Saturday, December 22, 2012

The Inconvenient Indian

Thomas King

Drama and math usually don’t have much to do with each other. But there is one formula most people connected with drama know, and it goes like this:

comedy = tragedy + distance

This formula describes our well-established proclivity to find the suffering of others funny, provided it’s presented to us in a way that removes us from the people or the pain involved. A million ten-ton Acme weights falling on a million hapless Coyotes testify to the success and ubiquity of this formula, even if they don’t necessarily rub out its ethical shadiness.

Thomas King, an author, broadcaster, professor, actor, director, and Massey Lecturer who is justifiably known for his humour and wit, is no doubt familiar with this law of human nature. But, when he doesn’t make himself the butt of his own jokes, as he so often does in CBC's Dead Dog Café Comedy Hour, he tends to work the formula from a different angle, and it goes something like this:

comedy – distance = tragedy

That is, comedy and wit can induce us to move closer to issues we might not otherwise want to look at, and in his latest book, The Inconvenient Indian: A Curious Account of Native People in North America, King plays a sly, ironic, and sometimes biting Virgil to the reader’s Dante as he conducts us on a tour of how Native people have been depicted in history, film, literature, and the media. As reviews in the Star and the Globe have pointed out, there’s much to admire in King’s book: It covers a broad swath of history from Columbus to Caledonia in an engaging way that gives the reader an authoritative overview of issues and events. It incisively dissects historical efforts to erase Native people through war or education and illuminates present attempts to erase them through law or policy. It displays impressive rhetorical acumen as King argues for and against various positions on the past and present status of Aboriginal people.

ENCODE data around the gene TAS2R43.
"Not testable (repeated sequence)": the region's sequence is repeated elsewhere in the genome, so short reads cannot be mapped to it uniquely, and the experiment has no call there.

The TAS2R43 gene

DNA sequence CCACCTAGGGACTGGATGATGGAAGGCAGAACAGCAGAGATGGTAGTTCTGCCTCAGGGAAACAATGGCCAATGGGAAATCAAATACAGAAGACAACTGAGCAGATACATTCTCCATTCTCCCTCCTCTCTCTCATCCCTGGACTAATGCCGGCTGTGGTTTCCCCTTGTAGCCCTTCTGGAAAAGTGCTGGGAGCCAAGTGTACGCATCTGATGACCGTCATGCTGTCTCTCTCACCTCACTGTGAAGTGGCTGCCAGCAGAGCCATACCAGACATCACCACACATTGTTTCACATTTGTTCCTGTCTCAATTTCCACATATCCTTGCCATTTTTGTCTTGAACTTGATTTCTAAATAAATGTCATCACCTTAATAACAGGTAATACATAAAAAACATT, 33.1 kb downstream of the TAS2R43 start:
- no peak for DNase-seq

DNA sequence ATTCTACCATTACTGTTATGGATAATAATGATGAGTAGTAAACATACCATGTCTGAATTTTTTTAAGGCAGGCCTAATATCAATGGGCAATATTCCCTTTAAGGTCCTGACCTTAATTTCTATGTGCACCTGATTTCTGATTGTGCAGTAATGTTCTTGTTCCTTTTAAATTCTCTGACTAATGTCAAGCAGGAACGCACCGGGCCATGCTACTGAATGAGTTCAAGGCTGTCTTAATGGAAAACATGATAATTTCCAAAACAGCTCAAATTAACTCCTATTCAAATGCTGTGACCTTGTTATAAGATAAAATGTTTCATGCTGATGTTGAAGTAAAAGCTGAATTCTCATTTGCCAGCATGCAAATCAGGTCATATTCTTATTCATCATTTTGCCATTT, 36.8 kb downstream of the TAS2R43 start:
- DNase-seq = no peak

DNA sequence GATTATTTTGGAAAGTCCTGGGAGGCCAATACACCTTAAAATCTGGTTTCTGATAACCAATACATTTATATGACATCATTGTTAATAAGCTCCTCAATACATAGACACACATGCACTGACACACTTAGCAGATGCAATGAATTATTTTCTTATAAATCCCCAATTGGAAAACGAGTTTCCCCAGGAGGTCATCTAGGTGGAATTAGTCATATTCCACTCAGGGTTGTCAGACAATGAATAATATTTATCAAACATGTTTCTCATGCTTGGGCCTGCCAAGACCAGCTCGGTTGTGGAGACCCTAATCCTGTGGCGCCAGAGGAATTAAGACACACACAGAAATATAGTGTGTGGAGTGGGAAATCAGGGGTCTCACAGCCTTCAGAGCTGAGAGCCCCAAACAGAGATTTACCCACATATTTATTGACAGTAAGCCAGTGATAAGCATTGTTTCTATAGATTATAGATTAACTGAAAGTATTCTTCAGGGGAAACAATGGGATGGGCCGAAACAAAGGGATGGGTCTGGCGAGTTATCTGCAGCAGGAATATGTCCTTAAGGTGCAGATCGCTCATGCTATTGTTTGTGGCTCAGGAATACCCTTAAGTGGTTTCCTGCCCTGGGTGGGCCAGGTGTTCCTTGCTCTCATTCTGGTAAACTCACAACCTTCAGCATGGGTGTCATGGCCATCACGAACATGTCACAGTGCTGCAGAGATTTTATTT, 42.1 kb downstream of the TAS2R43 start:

But most of all, King is a master storyteller, and The Inconvenient Indian is a masterfully-told story. In his popular Massey Lecture collection The Truth About Stories, King said, “The truth about stories is that that’s all we are,” and if stories are central to how we construe ourselves, they are even more powerful determinants in how we perceive others. King’s examination of  the narratives that have defined Native people for non-Native cultures isn’t written from on high. Rather, King gives to us the story of his own encounters with these stories in a humorous, personal, and humane way that never obscures the bitter injustices that accompanied and still accompany them. In many ways The Inconvenient Indian is an account of King’s own journey, and an invitation to walk alongside him as he takes it. You’ll rarely encounter a better travelling companion.

- Bruce Dadey

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